Two Tennessee Cities Declare Racism a Public Health Crisis

Memphis Mayor, Jim Strickland

By Vivian Jones – The Center Square

City councils in Chattanooga and Memphis have passed resolutions declaring racism a public health crisis. The Nashville Metro Council office confirmed Wednesday that no similar resolution has been filed with the Nashville Metro clerk.

The Memphis resolution was brought by City Council Chairwoman Patrice Robinson. While the resolution expresses commitment to enacting policies that eradicate the effects of systemic racism, no policies specifically are outlined in the resolution.

“Today, many decades after the passage of the Civil Rights Act, Black Americans continue to endure unfair treatment and violence resulting from police brutality with the death of George Floyd and countless other Black men and women illustrating that Black Americans are treated as second-class citizens by certain segments of the population,” the Memphis resolution reads.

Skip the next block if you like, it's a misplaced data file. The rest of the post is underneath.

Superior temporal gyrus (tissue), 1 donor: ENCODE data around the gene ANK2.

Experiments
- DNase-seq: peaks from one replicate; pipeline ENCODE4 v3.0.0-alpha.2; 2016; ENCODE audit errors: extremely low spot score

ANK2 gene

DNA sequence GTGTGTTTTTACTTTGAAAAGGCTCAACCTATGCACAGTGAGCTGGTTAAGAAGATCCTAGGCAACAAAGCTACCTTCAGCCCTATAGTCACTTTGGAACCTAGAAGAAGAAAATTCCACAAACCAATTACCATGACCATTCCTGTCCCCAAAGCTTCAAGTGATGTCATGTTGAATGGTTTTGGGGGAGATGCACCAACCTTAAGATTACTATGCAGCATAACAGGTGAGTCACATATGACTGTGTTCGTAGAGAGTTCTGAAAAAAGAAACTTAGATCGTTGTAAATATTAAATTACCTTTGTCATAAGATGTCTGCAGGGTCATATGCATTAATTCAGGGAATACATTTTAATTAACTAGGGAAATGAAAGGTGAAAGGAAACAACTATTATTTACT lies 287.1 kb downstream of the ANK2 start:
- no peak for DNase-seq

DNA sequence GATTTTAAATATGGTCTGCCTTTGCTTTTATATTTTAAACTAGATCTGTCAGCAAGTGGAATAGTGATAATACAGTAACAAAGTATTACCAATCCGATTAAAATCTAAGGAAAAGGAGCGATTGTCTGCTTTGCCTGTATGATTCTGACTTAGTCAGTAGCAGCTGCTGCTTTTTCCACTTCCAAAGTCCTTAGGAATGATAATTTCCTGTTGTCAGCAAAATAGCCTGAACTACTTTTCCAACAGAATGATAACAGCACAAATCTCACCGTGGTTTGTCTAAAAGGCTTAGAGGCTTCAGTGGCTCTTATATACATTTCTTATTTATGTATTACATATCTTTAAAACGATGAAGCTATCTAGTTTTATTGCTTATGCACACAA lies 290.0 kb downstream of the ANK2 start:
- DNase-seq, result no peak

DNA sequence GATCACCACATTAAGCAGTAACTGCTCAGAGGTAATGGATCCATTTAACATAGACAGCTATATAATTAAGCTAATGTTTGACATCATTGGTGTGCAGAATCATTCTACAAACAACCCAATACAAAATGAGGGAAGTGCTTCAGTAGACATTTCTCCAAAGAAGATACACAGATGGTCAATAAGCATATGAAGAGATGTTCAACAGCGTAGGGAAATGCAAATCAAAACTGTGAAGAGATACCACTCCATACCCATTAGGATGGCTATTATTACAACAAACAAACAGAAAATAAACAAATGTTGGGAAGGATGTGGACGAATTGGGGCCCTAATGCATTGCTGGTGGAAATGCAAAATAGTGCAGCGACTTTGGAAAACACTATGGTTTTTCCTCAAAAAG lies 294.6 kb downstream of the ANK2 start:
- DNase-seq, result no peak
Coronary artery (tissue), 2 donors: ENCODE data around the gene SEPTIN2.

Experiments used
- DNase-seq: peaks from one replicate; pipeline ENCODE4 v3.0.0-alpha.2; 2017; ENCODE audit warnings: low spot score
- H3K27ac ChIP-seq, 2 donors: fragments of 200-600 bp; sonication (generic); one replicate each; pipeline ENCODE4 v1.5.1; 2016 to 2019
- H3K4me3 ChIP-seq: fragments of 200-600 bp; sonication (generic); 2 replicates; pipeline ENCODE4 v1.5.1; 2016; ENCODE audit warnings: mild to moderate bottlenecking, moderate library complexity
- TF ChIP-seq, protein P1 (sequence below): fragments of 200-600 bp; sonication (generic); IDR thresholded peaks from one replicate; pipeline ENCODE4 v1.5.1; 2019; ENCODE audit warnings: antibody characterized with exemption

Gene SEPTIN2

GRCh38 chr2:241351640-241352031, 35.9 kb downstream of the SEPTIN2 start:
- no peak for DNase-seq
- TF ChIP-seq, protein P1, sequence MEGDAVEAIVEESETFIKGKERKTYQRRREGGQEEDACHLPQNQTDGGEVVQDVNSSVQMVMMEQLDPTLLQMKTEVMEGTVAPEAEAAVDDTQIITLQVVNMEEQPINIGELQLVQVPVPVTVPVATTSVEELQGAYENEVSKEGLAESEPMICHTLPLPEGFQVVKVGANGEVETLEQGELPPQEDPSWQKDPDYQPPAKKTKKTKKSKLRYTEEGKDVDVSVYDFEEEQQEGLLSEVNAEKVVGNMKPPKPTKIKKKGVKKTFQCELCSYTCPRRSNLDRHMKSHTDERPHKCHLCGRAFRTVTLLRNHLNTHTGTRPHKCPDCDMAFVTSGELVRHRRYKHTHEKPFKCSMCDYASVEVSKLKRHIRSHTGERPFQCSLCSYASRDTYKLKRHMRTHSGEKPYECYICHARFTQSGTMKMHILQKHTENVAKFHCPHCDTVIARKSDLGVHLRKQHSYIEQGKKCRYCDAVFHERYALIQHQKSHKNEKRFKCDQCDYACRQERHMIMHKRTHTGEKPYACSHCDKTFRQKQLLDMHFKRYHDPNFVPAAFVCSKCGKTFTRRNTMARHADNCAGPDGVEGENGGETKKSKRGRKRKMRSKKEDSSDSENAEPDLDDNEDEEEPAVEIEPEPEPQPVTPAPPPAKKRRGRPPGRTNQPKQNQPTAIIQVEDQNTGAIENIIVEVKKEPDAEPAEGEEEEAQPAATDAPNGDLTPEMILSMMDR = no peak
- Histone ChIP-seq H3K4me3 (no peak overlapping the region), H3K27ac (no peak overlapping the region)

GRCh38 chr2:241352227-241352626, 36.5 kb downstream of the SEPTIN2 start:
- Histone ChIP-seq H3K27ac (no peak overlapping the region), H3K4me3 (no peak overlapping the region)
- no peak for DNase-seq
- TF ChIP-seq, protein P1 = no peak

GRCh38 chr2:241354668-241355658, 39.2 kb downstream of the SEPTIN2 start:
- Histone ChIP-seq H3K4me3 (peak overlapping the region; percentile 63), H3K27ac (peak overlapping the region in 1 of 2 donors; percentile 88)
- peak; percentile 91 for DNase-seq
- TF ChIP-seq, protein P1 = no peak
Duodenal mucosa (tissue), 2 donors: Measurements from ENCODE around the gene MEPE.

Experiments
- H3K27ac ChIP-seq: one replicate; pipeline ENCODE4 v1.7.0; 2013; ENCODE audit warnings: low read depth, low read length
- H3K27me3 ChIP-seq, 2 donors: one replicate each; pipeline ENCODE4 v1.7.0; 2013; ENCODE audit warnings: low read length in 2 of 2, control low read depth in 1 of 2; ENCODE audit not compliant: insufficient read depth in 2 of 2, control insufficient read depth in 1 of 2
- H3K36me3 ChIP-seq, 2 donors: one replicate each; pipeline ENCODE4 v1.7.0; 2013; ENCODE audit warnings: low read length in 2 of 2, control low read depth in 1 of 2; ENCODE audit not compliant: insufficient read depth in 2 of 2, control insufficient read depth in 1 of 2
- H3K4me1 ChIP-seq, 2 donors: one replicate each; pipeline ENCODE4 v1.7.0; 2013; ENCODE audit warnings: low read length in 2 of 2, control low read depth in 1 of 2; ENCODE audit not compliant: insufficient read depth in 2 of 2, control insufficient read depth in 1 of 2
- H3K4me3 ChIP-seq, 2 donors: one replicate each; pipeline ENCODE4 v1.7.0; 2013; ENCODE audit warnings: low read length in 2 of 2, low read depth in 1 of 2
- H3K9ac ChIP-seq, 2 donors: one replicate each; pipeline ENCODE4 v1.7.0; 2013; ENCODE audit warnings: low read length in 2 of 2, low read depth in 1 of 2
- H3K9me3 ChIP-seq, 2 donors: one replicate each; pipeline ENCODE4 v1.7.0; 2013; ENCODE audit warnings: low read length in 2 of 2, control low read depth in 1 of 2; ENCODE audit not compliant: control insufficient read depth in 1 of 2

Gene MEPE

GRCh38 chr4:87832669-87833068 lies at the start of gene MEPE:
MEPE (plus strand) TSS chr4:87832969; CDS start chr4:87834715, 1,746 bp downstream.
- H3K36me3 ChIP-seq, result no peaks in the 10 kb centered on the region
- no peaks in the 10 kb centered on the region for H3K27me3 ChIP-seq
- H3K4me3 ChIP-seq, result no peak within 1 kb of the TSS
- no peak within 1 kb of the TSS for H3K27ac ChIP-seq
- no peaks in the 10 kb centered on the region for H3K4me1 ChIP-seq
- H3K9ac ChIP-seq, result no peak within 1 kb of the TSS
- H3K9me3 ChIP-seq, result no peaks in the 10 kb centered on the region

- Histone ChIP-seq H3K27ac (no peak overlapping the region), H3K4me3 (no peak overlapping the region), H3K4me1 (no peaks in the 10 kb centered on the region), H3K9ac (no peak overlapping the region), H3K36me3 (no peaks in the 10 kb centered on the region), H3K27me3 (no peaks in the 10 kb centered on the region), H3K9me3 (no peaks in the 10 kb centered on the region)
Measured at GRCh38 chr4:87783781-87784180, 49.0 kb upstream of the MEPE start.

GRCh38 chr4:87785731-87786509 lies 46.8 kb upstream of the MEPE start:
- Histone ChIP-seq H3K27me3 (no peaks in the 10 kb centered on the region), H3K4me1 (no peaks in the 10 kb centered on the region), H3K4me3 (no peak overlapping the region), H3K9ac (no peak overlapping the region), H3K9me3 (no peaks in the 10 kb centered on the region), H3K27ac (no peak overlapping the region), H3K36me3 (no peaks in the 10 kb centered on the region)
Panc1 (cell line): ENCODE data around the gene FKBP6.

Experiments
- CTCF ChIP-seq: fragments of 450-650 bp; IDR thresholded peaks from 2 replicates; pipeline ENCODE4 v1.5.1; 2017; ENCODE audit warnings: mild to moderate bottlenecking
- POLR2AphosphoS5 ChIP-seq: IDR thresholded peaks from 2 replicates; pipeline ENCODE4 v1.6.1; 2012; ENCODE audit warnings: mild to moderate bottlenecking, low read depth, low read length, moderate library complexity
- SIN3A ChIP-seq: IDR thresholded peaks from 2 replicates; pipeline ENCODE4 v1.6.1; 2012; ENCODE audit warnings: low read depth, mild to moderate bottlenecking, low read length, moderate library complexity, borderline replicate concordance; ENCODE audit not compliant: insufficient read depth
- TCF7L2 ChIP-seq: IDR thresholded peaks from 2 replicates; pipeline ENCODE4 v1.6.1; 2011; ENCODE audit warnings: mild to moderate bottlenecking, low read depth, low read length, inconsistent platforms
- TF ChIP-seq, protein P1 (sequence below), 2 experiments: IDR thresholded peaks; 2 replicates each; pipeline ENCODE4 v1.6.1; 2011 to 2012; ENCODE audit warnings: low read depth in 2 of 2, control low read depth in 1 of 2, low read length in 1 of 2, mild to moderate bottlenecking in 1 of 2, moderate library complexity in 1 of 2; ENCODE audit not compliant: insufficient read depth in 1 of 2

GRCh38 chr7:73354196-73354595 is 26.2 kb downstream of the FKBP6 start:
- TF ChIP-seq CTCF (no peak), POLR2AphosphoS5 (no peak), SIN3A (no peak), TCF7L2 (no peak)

The Shelby County Board of Commissioners passed a similar resolution on June 23.

The Chattanooga resolution highlights an anti-racism reform agenda, including recommendations for police reform, and it reiterates a proposal to form an Office of Community Resilience within the Office of the Mayor.

“The members of the Chattanooga City Council recognize racism is real,” the Chattanooga resolution reads. “As a community, we must work together to promote equity and eradicate racism. Moreover, this Council believes NOW is the time to declare racism a public health crisis.”

Neither the Hamilton County Health Department nor the Shelby County Health Department was able to be reached for clarification on what changes if any, such a resolution might bring to health department programming.

“This resolution is a start of a continued conversation, a conversation that’s very hard for us to have, but it’s needed,” Chattanooga City Councilwoman Demetrus Coonrod said. “No, it will not fix the hearts of people, that’s something that they will have to work hard at. But, I’m very hopeful that our council will continue to advocate for the changes that are continuously affecting Black, brown and poor white people.”